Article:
The second key insight that can be gleaned from RIL’s earnings statement is details of a slew of agreements that RIL has entered into with smaller companies, mostly to acquire capabilities and service lines for its fledgling new commerce venture – which will be at the cusp of telecom, technology and retail – through which RIL wants to challenge the might of Amazon and Flipkart in the country.
There are as many as six such companies, based out of India and the U.S., in which RIL has agreed to acquire a majority stake ranging from 76-81%. These companies include Radisys Corp (a U.S.-based telecom technology provider); Reverie Language Technologies (a Bengaluru-based firm that makes digital services available in Indian languages); Bengaluru-based software firm C-Square Info Solutions; Grab A Grub (a Mumbai-based logistics company); SankhyaSutra Labs (A Bengaluru-based software simulation services startup); and EasyGov (a cloud-based solutions provider that lets people discover their eligibility for social welfare schemes and digital apply for citizen services, headquartered in Bengaluru).
According to the details provided by RIL in its earnings statement, the company would be spending as much as close to ₹1,300 crore in upfront acquisition costs and future investments on these six deals, which have been announced in a single quarter. Earlier this month, RIL announced that it would be acquiring an 87% stake in chatbot firm Haptik Infotech for ₹700 crore. Such deals have been announced in the past as well, like with the integration between music streaming platform Saavn and JioMusic, and it is certain that many such associations will be forged in the quarters to come.
The key commonality between RIL’s debt reduction plans and its quest to acquire new capabilities for new businesses seems to be its willingness to form partnerships.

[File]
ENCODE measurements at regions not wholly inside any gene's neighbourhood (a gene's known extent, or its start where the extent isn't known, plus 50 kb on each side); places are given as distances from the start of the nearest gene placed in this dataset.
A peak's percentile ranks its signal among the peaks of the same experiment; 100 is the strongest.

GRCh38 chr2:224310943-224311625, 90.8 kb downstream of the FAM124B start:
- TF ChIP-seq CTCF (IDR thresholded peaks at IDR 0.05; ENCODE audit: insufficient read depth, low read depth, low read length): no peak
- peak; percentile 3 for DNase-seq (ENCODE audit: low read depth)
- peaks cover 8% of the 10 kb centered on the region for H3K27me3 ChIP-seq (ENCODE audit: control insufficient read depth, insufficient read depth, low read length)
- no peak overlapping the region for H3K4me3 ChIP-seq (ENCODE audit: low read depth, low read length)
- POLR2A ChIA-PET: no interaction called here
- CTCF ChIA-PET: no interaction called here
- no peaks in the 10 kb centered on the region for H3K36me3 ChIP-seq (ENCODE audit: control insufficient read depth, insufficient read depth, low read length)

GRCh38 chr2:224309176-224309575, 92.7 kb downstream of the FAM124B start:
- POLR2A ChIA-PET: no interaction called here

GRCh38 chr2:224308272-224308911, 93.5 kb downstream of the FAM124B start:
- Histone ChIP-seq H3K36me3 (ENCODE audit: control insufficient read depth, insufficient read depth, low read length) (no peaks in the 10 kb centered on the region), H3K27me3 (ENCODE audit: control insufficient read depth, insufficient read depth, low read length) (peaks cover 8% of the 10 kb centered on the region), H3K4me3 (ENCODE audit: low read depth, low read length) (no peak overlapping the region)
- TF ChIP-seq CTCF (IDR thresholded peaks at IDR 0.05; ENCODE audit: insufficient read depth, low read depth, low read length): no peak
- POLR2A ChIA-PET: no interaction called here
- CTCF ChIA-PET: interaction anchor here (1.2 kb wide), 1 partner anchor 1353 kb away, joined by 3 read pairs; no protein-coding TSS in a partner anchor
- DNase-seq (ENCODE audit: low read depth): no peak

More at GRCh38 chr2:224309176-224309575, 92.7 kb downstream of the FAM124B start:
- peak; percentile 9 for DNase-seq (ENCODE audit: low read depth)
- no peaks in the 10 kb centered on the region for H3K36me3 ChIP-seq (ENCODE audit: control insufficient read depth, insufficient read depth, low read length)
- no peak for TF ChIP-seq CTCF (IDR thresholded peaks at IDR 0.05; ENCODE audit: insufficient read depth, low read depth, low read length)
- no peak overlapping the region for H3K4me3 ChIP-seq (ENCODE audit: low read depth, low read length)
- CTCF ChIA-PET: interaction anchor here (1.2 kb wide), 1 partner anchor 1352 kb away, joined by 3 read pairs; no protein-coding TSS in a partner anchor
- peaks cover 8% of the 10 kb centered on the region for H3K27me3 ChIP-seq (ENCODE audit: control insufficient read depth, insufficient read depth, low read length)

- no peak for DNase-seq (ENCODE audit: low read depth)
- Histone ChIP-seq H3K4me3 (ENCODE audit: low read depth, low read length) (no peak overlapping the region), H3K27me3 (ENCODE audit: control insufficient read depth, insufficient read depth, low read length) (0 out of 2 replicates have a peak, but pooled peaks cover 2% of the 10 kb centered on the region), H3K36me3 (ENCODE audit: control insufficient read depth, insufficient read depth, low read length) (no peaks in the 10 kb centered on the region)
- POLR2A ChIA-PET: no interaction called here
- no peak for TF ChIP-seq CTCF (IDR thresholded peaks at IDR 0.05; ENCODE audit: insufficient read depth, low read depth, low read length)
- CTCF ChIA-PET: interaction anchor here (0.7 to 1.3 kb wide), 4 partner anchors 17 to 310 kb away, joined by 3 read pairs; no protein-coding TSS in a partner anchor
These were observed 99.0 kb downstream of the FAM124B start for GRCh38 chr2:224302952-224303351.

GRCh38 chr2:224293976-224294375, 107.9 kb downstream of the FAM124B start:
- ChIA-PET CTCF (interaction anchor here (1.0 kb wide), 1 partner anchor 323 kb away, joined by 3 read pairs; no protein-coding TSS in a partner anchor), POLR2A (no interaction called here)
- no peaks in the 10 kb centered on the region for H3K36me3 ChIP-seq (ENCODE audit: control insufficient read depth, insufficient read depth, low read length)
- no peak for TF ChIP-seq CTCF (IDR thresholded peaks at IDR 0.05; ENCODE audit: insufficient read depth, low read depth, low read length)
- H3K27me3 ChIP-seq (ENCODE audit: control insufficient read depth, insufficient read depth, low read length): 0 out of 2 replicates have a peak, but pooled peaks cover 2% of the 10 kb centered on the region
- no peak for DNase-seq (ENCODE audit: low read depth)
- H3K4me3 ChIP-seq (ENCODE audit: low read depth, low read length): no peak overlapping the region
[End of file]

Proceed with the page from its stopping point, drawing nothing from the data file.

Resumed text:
Partnerships weren’t something that RIL was necessarily known to be good at during its growth years. As the company’s founder Dhirubhai Ambani and his sons Mukesh and Anil (the two have since split) went about building RIL into an oil-to-yarn behemoth through backward integration, they might have leaned on global companies specialising in various technologies as vendors, but never as equity partners. The Ambanis always believed in being fully in control.
That changed in 2011 when RIL brought on board British energy firm BP as a 30% equity partner in its oil and gas business in a $7.2 billion deal. Not that it has helped the fate of RIL’s struggling oil and gas business much till date, but the RIL-BP combine has ambitious plans for ramping up gas production and setting up a downstream gas marketing venture, which it is working towards.
But the pace of forming such partnerships has significantly accelerated over the last couple of years as Ambani plans to double RIL’s turnover by 2025 and ensure that new businesses like retail and digital services account for an equal share of revenue along with legacy businesses like refining and petrochemicals.
It is unlikely that we will see RIL become a minority partner in any venture anytime soon, but its willingness to let professionals that have demonstrated scalability at their ventures continue running the show is evident. JioSaavn is still being helmed by the founders of Saavn, even as Jio continues to benefit from the music streaming app’s content and user community. Similarly, it is interesting to note that RIL hasn’t acquired 100% of any of the startups in which it announced investments in the fourth quarter of FY2019. Chances are that the rest of the ownership lies with the founders and senior management of these businesses who will continue running operations, albeit at a larger scale thanks to RIL’s capital.